Narratives focus on human or human-esque characters -- such as talking animals, aliens, or robots -- and their struggles to achieve goals. Character need and desire is typically responsible for cause and effect in narrative. Goals might include locating treasure, choosing a foster parent, or finding true love. The next video outlines the way that character needs and desires work within the narrative of a story.
Characters encounter obstacles in pursuing these goals. The collision of goals and obstacles create conflict and thus drama. Obstacles to character goals can come from within the character, from other characters, from non-humans (such as aliens or monsters), and from nature. Obstacles may come in the form of concrete physical challenges, the actions and desires of others, or psychological and emotional issues. Most narratives involve characters overcoming obstacles on more than one level. Watch this video analysis of Interstellar to see how obstacles work within narrative.
Typically a narrative begins with an initial situation – a setup, plus an inciting incident that creates the protagonist's goal. A series of changes occurs according to a pattern of cause and effect. Finally a new situation arises – through character choice and conflict – that restores equilibrium to the world of the story and brings about the end of the narrative. The new story equilibrium almost always results in character change. The character change is meant to be instructive to the audience, using narrative meaning to help people see how to effect change in their own lives.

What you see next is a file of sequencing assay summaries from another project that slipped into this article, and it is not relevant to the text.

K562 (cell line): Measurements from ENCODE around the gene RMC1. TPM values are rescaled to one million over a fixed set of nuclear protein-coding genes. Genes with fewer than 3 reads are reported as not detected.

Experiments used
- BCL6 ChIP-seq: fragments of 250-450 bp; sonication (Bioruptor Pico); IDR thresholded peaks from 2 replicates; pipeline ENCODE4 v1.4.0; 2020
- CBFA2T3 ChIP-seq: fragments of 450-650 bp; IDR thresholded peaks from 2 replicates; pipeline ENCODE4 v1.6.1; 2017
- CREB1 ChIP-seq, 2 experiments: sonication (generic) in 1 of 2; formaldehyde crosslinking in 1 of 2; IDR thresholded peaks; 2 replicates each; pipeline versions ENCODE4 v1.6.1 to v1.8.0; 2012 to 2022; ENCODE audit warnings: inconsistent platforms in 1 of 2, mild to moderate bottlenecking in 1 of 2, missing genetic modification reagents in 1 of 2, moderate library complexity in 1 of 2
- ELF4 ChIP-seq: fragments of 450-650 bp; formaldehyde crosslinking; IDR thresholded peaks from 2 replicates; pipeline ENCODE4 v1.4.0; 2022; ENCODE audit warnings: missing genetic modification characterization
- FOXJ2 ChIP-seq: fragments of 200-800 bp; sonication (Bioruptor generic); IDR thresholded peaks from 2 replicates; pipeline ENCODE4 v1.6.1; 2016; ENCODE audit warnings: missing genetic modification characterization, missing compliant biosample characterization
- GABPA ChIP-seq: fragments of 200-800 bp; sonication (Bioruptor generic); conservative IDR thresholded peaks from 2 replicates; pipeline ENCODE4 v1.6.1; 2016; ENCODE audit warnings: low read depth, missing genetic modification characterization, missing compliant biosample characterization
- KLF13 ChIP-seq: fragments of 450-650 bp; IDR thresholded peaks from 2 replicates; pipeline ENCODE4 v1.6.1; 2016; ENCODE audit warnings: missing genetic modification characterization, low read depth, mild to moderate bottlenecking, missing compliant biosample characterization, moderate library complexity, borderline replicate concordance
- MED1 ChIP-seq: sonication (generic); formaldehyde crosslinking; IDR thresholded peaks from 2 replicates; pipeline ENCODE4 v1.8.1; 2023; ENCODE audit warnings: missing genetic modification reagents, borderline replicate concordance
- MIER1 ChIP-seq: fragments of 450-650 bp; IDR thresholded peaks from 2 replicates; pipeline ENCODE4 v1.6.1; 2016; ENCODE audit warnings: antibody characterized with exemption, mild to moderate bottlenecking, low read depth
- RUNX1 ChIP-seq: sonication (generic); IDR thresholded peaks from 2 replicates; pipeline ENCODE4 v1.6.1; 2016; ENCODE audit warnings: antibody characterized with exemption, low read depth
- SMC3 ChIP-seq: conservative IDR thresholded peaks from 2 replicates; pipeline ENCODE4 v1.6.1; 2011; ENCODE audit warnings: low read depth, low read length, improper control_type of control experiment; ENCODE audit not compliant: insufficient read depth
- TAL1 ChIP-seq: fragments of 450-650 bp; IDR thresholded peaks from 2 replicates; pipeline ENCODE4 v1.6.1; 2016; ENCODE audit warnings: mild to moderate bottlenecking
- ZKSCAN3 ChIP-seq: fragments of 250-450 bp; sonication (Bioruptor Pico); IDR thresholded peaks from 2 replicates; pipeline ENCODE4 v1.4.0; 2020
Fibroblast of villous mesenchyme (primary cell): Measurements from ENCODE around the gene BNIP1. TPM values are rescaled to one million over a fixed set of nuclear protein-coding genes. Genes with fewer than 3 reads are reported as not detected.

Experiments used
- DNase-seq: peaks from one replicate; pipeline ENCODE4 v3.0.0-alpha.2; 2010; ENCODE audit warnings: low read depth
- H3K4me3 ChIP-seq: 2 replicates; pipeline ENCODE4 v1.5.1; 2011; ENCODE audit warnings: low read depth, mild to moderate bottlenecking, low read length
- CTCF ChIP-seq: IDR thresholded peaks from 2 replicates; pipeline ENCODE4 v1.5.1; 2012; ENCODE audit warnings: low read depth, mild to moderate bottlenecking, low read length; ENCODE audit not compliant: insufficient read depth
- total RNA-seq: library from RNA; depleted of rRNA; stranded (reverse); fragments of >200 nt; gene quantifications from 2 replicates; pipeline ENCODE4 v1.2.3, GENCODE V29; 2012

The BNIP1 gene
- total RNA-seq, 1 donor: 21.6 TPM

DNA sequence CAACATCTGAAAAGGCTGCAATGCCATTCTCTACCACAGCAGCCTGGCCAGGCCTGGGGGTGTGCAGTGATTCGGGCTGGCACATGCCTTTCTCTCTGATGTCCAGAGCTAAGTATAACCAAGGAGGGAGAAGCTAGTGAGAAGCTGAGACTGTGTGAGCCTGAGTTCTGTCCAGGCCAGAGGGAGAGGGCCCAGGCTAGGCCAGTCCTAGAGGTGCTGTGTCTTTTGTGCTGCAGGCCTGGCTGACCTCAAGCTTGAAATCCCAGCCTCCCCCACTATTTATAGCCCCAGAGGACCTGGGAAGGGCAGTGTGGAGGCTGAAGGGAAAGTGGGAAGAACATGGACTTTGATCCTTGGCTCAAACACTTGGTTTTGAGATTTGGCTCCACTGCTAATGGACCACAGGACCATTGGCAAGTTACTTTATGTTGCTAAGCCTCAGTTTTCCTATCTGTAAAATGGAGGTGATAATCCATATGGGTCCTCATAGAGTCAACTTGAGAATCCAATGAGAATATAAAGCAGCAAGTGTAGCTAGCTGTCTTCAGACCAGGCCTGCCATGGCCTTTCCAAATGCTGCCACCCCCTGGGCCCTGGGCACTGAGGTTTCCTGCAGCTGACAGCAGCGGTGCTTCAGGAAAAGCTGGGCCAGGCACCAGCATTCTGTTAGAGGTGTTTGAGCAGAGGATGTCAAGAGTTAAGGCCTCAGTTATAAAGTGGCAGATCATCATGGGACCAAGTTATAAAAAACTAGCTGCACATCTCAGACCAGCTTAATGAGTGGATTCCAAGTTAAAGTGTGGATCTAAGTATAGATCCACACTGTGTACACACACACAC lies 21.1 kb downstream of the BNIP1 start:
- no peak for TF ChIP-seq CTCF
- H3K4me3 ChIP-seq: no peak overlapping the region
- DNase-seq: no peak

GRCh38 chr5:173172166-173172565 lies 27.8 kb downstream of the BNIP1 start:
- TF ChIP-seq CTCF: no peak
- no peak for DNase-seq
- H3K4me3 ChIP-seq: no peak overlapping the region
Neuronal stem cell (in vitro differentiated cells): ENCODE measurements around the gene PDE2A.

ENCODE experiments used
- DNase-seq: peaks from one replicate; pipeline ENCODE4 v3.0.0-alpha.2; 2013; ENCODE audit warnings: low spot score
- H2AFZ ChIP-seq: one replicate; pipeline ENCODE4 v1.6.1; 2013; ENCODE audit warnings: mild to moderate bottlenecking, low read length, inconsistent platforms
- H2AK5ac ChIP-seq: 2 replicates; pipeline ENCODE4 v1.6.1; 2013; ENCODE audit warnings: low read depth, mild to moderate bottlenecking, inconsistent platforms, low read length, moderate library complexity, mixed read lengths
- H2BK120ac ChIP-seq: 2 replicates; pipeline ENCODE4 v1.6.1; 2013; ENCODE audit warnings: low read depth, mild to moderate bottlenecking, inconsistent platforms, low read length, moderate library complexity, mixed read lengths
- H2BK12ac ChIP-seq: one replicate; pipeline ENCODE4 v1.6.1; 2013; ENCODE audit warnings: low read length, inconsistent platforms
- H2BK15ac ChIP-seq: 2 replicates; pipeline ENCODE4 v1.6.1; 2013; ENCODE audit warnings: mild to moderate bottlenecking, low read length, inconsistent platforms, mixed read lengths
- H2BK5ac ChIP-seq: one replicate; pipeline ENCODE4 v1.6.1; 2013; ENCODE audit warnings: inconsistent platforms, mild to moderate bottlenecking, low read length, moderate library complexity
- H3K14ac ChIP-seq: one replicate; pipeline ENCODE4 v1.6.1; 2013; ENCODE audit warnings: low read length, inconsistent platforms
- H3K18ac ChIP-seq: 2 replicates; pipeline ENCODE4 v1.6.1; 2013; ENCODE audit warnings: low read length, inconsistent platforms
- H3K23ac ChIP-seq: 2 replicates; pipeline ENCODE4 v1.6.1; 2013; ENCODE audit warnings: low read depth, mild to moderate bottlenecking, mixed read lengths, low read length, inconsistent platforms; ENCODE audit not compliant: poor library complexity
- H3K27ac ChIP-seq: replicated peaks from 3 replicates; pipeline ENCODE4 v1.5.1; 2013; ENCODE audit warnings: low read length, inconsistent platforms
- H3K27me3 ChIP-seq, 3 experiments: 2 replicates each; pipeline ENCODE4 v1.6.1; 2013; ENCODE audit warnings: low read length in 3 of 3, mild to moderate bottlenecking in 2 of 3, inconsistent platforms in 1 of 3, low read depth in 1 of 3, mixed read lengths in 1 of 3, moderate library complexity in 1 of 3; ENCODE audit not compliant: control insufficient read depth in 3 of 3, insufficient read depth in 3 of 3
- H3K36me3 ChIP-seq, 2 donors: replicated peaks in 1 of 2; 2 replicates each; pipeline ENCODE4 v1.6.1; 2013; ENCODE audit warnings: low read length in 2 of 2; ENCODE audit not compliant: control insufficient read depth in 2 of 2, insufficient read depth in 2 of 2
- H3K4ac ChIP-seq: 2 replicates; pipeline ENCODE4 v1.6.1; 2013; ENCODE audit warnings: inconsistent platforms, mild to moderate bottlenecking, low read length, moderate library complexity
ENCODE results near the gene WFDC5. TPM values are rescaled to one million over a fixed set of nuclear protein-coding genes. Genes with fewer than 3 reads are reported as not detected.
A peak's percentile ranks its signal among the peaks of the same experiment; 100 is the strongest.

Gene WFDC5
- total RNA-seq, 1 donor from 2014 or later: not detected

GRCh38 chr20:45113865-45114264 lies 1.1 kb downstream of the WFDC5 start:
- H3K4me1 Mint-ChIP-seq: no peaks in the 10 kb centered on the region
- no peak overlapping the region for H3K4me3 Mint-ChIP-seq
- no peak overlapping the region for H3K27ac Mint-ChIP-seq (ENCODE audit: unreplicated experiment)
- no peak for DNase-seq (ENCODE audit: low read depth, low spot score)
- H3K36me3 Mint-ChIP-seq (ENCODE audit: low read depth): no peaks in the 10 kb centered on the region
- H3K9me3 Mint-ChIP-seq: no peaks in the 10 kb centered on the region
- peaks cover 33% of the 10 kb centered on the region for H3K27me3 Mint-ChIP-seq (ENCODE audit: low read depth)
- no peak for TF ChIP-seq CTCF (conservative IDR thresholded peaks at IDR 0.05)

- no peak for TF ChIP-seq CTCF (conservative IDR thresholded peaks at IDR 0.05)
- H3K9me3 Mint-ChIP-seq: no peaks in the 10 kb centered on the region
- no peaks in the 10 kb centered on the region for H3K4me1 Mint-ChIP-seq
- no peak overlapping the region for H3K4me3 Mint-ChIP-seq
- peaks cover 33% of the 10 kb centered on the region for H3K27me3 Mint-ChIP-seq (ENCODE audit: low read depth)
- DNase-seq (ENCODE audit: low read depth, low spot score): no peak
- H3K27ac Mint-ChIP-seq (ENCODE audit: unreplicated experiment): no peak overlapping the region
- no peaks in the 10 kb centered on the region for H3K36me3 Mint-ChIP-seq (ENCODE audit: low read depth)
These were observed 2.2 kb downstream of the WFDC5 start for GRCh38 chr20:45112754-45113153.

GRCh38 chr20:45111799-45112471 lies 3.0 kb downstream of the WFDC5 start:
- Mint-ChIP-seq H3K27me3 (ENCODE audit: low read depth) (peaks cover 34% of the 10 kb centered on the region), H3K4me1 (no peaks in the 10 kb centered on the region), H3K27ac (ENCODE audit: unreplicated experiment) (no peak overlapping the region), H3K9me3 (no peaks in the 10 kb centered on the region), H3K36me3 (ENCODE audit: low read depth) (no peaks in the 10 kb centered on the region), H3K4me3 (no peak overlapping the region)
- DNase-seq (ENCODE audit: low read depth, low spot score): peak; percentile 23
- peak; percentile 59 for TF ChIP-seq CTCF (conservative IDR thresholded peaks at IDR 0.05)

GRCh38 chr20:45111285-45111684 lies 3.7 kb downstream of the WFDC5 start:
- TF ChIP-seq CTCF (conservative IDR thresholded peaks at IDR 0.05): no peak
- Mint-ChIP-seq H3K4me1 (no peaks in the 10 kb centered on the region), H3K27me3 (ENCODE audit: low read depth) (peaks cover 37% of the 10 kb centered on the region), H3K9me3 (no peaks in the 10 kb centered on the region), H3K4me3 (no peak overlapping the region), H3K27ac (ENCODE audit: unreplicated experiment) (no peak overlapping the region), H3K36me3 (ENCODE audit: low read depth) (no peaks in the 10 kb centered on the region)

Illustrating Narrative Meaning
Exemplifying Characteristics of a Narrative Story
The Empire Strikes Back begins with the protagonist Luke Skywalker hiding from the Empire. Narrative changes that result from conflict and character choice force him into a climactic showdown with the antagonist, Darth Vader. Vader triumphs and equilibrium is restored. Though Luke is defeated, he changes by becoming wiser and more humble. He will be better equipped to face Vader next time.
When we define narrative, we must also consider character traits. Character traits are attitudes, skills, habits, tastes, psychological drives and other qualities that distinguish a character. Traits in opening scenes are relevant to later scenes; this is related to cause and effect.
The Empire Strikes Back introduces Luke’s character traits early; they pay off in later scenes. They include his Force abilities; survival skills; combat adeptness; and his impetuousness.
In this early scene, the narrative establishes that Luke can call his lightsaber to him using the Force. This sets up his ability to use it in a crucial moment late in the film during his battle with Vader.
Master the Art of Dramatic Writing
We have now summarized narrative definitions, examined the purpose and meaning of narrative, and looked at some narrative examples in literature and film. The next step in understanding the narrative of a story is to further analyze its component parts and complex structure.